After a group of young Iranians posted a homemade video of themselves dancing to Pharrell's hit song and international sensation "Happy", the group of six was arrested and forced to repent on state TV.
The video, which has been reuploaded above, features six jubilant young Iranians following in a viral trend that people in over 140 countries have picked up on. When the Tehran-based video itself began to go viral, authorities took notice.
As Robert Mackey writes in The Lede blog on the New York Times,
During their appearance on state television, the six said that they had no idea the footage would be broadcast. The report also included a warning from Tehran's police chief to the youth of Iran not to be seduced by the filmmakers behind viral videos. The officer, who referred to the exuberant video as "a vulgar clip which hurt public chastity," also claimed that it had taken the authorities only a matter of hours to identify and arrest the participants, even though the video was uploaded a month ago.
The "Happy in Tehran" controversy, which began after the video reached publications like Le Monde and The Huffington Post, eventually came back to the writer of the song, who tweeted his disappointment at the news of the arrests.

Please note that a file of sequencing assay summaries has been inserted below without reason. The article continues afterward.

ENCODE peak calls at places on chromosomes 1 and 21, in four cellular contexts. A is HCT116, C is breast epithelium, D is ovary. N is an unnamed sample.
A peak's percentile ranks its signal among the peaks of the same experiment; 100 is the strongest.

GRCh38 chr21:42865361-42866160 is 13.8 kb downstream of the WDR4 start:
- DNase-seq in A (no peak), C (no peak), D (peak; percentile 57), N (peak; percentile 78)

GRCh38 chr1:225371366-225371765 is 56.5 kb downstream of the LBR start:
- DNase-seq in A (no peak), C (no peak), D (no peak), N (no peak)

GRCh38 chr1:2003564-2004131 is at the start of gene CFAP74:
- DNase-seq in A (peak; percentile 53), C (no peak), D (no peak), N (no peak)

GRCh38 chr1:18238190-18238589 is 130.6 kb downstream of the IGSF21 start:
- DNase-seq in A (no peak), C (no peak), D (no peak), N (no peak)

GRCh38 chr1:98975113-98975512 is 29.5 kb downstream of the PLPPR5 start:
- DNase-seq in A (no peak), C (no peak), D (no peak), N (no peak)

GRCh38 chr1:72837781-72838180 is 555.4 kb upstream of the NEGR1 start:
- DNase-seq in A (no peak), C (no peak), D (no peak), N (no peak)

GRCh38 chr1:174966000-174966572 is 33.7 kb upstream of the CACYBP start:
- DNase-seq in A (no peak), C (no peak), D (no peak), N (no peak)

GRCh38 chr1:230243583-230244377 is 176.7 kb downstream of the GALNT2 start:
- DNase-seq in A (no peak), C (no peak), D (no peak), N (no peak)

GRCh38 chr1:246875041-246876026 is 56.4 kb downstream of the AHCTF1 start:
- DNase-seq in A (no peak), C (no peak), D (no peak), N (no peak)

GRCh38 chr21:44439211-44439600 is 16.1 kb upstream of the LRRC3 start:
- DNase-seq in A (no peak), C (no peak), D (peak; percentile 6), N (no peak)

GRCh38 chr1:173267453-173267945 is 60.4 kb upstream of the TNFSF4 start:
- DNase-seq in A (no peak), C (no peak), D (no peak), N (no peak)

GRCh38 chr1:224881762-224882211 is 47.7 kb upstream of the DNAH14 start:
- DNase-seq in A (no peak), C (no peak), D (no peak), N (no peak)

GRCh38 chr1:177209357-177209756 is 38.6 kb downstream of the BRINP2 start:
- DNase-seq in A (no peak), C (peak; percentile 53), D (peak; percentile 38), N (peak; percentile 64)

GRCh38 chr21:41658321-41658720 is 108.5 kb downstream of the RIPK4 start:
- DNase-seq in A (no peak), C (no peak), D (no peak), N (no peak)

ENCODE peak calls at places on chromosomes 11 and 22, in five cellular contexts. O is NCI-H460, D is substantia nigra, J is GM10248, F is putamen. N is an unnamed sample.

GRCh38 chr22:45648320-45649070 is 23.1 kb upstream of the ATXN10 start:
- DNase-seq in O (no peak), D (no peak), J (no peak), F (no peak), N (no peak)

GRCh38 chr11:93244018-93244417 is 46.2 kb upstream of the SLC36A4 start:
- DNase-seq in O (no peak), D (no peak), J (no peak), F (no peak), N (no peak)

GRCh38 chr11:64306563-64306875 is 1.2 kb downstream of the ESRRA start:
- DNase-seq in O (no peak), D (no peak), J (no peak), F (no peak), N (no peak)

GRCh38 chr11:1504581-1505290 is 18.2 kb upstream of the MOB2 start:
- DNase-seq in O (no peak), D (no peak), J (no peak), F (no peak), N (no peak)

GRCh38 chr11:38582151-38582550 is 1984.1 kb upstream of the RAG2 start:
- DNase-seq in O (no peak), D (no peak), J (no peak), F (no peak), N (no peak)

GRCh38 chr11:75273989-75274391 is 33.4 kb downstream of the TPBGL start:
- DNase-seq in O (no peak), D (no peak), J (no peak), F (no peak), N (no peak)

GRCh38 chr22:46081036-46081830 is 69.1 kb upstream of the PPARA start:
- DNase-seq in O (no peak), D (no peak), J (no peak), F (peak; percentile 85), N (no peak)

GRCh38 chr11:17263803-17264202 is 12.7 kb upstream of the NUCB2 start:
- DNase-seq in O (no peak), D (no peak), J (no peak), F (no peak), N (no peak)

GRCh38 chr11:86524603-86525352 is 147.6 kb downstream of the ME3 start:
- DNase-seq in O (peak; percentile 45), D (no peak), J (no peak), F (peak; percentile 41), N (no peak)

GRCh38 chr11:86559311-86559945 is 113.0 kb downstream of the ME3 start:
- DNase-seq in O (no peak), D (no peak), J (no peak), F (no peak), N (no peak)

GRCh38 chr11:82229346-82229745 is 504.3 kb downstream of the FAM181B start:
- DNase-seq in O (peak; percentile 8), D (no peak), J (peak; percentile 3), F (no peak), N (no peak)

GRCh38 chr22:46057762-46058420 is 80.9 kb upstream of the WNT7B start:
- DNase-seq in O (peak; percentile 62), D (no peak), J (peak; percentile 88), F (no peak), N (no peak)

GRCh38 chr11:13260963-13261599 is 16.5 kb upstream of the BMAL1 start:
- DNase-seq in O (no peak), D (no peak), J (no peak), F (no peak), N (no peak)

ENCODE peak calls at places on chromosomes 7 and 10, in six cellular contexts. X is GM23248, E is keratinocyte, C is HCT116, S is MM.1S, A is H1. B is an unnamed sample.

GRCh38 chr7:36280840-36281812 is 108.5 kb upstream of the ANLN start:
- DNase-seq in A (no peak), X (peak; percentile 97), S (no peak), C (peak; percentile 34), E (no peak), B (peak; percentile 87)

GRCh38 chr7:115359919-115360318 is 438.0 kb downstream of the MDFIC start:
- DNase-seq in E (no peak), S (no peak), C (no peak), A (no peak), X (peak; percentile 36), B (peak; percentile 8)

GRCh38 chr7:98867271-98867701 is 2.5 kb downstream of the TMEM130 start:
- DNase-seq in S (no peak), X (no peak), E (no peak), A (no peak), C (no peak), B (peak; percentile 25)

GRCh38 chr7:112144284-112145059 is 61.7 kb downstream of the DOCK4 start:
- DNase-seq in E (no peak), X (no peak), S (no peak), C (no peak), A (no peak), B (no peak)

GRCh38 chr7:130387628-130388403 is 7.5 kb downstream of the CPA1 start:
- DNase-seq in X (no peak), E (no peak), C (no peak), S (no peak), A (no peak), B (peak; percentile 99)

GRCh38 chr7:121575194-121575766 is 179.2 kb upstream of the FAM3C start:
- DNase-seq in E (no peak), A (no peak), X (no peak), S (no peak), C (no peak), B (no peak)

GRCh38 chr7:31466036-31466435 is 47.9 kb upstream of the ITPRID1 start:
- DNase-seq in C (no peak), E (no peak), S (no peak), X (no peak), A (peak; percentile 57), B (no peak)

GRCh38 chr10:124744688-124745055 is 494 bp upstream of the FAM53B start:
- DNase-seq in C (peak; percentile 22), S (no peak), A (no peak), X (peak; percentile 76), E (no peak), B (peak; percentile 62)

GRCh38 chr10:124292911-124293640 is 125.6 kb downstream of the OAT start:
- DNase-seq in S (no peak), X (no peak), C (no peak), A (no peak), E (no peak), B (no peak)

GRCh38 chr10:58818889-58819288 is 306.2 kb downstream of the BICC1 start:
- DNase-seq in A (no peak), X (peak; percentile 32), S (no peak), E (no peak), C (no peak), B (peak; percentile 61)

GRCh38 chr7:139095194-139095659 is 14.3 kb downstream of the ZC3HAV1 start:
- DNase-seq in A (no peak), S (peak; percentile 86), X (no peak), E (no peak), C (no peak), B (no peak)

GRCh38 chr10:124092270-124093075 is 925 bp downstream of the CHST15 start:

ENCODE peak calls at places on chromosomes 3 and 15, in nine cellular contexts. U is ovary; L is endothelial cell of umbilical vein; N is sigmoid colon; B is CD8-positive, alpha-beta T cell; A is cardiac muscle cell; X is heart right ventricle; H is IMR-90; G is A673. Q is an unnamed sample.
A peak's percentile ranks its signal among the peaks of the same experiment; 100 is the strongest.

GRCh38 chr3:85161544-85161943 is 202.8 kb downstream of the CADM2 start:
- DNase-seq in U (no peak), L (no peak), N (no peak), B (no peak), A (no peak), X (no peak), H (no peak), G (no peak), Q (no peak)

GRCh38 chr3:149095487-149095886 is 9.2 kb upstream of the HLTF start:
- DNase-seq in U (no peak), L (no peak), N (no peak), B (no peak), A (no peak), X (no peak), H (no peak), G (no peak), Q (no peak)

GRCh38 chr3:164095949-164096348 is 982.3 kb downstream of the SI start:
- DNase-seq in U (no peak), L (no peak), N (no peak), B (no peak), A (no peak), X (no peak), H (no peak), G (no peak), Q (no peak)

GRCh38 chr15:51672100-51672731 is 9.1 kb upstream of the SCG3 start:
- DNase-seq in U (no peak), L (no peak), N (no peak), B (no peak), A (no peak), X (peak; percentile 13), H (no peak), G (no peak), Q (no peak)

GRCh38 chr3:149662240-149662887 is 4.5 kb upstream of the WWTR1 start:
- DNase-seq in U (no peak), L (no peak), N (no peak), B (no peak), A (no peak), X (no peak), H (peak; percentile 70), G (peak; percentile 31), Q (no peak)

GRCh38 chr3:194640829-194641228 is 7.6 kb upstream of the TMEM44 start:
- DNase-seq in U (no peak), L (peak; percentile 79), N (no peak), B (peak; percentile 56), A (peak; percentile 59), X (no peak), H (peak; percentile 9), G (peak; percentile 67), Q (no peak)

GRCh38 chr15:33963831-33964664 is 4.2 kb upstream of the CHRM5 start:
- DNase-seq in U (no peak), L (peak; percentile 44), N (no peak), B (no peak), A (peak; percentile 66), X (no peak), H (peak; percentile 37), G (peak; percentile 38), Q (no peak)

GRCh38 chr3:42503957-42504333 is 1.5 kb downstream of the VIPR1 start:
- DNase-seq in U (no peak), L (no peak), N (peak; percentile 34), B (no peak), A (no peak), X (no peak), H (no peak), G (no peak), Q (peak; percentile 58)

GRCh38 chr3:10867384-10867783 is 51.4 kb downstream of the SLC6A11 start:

It's beyond sad these kids were arrested for trying to spread happiness http://t.co/XV1VAAJeYI
— Pharrell Williams (@Pharrell) May 21, 2014
According to the New York Times' Tehran bureau chief, Thomas Erdbrink, the arrests illustrate discrepancies between governmental policy and Iran's judiciary. Iran's president, Hassan Rouhani, argued just last weekend that Iran should begin to embrace the internet.
According to Iran's constitution judiciary is separate power, often at odds with government polices, "Happy" arrests again illustrate that.
— Thomas Erdbrink (@ThomasErdbrink) May 20, 2014
The original purpose of making the video, one of the dancers shared, was to show that Iran's young people "have moments of joy and happiness even though they live with many difficulties."